This review paper presents research results primarily from the Northern Plains, Southern Plains, Pacific Northwest, and Australia, addressing issues of soil quality and organic matter, erosion, water storage and utilization, and how these are affected by tillage choices, crop rotations, and other management aspects. Cultivation of semiarid soils generally leads to soil organic matter (SOM) losses of 40-60%, with most loss in the first 20 years. The active fraction of SOM will change faster than the total SOM. The fraction of N that is readily mineralizable decreased more quickly than total N, indicating a reduction in the nutrient-supplying power of the soil over time. Cultivation decreases the proportion of soil aggregates >1 mm. Dry-stable aggregates >0.84 mm are needed to prevent wind erosion. In the Northern Plains, about 60% of the precipitation falls in the May to August growing season. The crop-fallow system here is relatively inefficient at water storage, storing only 20-25% of the precipitation during the fallow period. Crop stubble is crucial to snow trapping and moisture retention. Alternating strips about 5 m. wide of tall and short stubble increased snow depth and density and resulted in 30% more water storage compared to a uniform medium-height stubble. No-till improved yields in many cases by increasing stored moisture, but suitable herbicides are necessary for weed control. Flex cropping in Montana was the most efficient system for using moisture. In the Central Plains, increased evapotranspiration makes ample surface residue very effective. Yields for wheat in a fallow system were more than double those for continuous wheat, making the fallow system more economic. In the Pacific Northwest, major losses result from runoff and from evaporation, due to capillary action in undisturbed surface soils. Water storage efficiencies were 50-75% during the first winter, and 10-50% during the second winter at Pendleton, OR. Surface residues resulted in greater evaporative losses during the summer. To control erosion, innovations such as the slot mulch system, the paraplow, and basin pitters (dammer-diker) have been used. The paper has an excellent list of references on dryland cropping.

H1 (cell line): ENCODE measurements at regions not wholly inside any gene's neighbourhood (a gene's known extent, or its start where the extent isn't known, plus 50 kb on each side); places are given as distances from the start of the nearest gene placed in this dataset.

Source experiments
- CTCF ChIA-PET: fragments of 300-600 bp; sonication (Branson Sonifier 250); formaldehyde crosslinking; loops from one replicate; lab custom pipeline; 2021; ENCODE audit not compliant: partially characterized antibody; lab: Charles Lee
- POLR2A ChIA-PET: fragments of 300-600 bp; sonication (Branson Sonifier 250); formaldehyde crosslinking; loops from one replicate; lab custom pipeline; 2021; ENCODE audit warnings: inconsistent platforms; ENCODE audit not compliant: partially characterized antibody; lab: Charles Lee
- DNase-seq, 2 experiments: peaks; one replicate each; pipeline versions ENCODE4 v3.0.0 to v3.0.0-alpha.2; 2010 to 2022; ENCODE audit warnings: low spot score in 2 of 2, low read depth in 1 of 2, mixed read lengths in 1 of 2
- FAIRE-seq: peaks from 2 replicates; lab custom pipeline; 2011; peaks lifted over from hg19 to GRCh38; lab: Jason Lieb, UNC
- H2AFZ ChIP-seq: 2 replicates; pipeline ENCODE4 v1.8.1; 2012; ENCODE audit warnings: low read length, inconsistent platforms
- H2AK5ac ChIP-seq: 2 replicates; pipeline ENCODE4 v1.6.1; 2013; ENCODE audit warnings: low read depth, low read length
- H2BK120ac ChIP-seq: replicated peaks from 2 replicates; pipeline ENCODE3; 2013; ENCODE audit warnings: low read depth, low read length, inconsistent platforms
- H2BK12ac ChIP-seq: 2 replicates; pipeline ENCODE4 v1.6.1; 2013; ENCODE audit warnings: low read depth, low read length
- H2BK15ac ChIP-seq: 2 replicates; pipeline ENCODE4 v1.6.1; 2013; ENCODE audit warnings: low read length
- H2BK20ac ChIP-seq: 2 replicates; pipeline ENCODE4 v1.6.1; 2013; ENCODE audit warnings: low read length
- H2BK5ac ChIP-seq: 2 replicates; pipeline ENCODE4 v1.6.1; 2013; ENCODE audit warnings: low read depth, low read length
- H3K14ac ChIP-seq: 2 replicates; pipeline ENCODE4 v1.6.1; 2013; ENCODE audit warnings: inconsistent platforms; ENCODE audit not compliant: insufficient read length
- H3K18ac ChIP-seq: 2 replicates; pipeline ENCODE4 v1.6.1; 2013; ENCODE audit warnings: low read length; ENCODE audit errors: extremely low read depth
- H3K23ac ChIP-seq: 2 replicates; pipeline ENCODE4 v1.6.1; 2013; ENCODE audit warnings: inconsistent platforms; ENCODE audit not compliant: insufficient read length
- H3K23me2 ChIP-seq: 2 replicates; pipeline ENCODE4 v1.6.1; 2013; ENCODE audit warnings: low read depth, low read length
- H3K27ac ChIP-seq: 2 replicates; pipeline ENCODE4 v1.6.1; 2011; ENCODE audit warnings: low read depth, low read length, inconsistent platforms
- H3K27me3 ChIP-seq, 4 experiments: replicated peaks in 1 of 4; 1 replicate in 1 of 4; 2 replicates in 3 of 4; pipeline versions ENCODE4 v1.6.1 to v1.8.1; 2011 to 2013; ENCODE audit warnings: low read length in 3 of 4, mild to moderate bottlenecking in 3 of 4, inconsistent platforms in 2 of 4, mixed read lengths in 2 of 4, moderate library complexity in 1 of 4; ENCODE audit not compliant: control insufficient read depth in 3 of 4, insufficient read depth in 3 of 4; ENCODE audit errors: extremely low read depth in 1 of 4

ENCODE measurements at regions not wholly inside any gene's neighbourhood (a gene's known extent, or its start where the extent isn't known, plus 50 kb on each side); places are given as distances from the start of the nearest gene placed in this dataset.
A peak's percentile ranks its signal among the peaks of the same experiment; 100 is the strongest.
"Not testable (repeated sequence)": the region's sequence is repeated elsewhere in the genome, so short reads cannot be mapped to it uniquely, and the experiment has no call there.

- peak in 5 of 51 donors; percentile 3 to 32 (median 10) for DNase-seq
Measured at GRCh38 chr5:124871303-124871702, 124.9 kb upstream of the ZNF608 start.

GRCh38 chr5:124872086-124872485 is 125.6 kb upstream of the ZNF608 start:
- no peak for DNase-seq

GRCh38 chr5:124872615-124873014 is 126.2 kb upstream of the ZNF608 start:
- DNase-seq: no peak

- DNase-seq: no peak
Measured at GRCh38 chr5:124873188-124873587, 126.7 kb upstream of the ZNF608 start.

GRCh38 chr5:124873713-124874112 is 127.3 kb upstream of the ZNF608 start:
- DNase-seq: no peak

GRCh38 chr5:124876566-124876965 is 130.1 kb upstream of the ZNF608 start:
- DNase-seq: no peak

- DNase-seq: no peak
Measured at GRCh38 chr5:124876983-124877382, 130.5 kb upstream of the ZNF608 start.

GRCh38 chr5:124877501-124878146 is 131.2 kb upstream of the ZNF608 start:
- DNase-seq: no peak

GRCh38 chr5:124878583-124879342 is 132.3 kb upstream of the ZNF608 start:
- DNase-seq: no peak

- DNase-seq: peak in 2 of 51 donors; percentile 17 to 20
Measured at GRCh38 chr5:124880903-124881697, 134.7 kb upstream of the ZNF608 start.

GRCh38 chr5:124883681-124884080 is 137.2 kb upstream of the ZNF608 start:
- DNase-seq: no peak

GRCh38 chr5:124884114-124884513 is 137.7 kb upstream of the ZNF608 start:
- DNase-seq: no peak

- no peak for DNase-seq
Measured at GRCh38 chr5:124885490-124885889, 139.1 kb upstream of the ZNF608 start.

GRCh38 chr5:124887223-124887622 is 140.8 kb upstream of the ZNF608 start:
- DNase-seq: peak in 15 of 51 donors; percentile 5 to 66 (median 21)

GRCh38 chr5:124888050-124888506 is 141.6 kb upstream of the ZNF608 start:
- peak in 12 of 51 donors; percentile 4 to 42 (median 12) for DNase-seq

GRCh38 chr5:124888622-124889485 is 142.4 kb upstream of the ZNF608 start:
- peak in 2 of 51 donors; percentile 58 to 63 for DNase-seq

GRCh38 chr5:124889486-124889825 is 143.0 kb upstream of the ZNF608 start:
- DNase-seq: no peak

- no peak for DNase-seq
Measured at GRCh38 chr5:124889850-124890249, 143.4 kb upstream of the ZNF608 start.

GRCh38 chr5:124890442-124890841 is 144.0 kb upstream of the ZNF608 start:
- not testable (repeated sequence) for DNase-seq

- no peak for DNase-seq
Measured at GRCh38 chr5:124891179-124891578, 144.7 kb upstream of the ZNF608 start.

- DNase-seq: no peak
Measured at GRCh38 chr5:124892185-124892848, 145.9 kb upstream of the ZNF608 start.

9284. Bracken, A.F. and G. Stewart. 1930. A quarter century of dry farm eExperiments at Nephi, Utah.. Utah Agr. Expt. Sta. Bulletin 222, Logan, UT..
Dry farming began in Boxelder County in 1863 and has now extended to all parts of the state where precipitation and topography permit favorable development. Alternate cropping with fall or early spring planting is the general practice. On page 41, there is a summary of results covering the following subjects: weather, data, treatment of land before plowing, plowing, treatment of summer fallow seeding experiments, cropping experiments, cereal varieties, fertility experiments, and rotations.

9402. Henderson, D.W.. 1979. Soil management in semiarid environments. p. 252-307.. IN: Agriculture in SemiArid Environments. Ecological Studies Volume No. 34, Springer-Verlag Publ.,.
To assess the impact of soil management in a meaningful way and in terms that can be applied in a variety of situations is nearly impossible with existing information. There are strong limitations to the impact of tillage and other soil management practices on crop production, especially under semiarid and arid conditions. Semiarid agriculture, limited as it is by water, economically cannot support intensive or costly practices. Relatively sparse growth frequently provides minimal levels of crop residue to be utilized in various ways. Economic tillage operations generally are relatively shallow, especially in developing areas with little mechanization, and therefore affect only a very small portion of the total root zone depth.

9962. Chilcott, E.C.. 1910. A study of cultivation methods and crop rotations for the Great Plains area.. USDA Bureau of Plant Industry, Bulletin 187. 78 pp..
This paper reports the results of a four-year experiment in crop rotation and cultivation methods conducted at eleven stations in the Great Plains area. Some of the questions asked of this experiment were how can the largest average yields of corn, spring wheat, oats and barley be obtained, do moisture conservation methods pay where continuous cropping to the same crop is practiced, and can green manuring be profitably substituted for summer tillage? The results found that a 3-year rotation of corn, wheat and oats gave the most profitable returns. Continous cropping with moisture conservation methods of fall plowing and fall, winter and spring tillage did not give results to warrant its recommendation. The most highly recommended practice was that of green manuring. For greatest benefits to the soil, it was recommended to plow in a green manure crop in early season, with little summer tillage, until wheat planting time.